Rep. Kupchick & Fairfield Legislators Hail Compromise State Budget Agreement

Posted on May 14, 2018 by rjoslyn


Protects Fairfield State Aid and Education

HARTFORD – State Representatives Brenda Kupchick (R-132), Laura Devlin (R-134) along with Sen. Tony Hwang (R-28) joined their fellow House and Senate Republican and Democrat colleagues in supporting the compromised budget SB-543, brought forth Wednesday night.

Lawmakers from both sides of the aisle voted overwhelmingly 142-8 in favor of the compromise, which does not include tax increases, no tolls, or many of the other items proposed during the shortened session.

This budget proposal provides $16 million in additional funding for the Retired Teachers’ Health Care Fund, fully restores funding for the Medicare Savings Program to 211%, restores funding for programs that serve individuals with intellectual and developmental disabilities, and provides $2 million to the Department of Veterans’ Affairs. All municipal aid and ECS funding also remain whole in 2019.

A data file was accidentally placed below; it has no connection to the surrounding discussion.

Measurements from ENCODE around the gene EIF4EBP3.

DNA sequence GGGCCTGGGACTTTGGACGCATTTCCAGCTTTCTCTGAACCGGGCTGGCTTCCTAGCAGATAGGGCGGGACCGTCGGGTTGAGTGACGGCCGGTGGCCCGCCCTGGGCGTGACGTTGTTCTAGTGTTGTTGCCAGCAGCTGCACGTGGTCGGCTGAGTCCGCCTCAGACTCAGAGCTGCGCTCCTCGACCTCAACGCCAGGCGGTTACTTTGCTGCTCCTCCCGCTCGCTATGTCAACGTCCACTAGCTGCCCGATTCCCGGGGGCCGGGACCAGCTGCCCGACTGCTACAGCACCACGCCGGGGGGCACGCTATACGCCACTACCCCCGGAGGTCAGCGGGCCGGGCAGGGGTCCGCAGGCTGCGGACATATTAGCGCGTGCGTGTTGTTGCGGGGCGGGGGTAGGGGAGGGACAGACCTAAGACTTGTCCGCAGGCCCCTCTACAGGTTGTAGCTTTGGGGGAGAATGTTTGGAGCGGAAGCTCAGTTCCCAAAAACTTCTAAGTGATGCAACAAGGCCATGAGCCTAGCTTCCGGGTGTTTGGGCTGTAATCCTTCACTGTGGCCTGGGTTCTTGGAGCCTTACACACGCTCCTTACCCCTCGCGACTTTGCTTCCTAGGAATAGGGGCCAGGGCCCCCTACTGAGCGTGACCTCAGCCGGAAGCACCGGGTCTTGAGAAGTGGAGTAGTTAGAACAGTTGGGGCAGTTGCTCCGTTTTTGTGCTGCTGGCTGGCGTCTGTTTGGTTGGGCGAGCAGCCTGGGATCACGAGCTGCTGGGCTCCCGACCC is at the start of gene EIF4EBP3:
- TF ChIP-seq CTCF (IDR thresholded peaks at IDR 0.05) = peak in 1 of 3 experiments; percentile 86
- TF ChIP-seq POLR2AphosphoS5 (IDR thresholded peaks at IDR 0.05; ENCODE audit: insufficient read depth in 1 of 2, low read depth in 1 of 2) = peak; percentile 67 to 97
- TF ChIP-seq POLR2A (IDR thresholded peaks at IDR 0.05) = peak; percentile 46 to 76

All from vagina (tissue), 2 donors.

Rep. Kupchick said, “I’m encouraged after a difficult legislative session both sides of the aisle could come together and craft a bipartisan agreement that funds Connecticut’s transportation fund without the burden of tolls, funds education, restores the vital Medicare savings plan while stopping fare hikes on rail commuters while funding our fire training schools and protecting Connecticut’s most vulnerable citizens”.

“This is about creating much-needed stability and predictability – for taxpayers, for businesses, for towns, for seniors, for schools, and for our most vulnerable residents,” Sen. Hwang said. “This budget adjustment protects funding for our community while not raising taxes.  This budget is a thoughtful bipartisan product, but we must still work to address long-term structural budgetary issues such as pension, debt service and runaway benefit costs.  Challenging and difficult decisions are ahead and we must show courage, leadership and a commitment to common sense values.”

“This budget agreement was a win for Fairfield taxpayers. I am proud that we were able to work together in assuring this budget protected our state education aid and did not bring to massive burden of tolls back to our state highways,” Rep. Devlin said. “It is nice to see Republicans and Democrats working alongside one another to move Connecticut forward in a positive way.”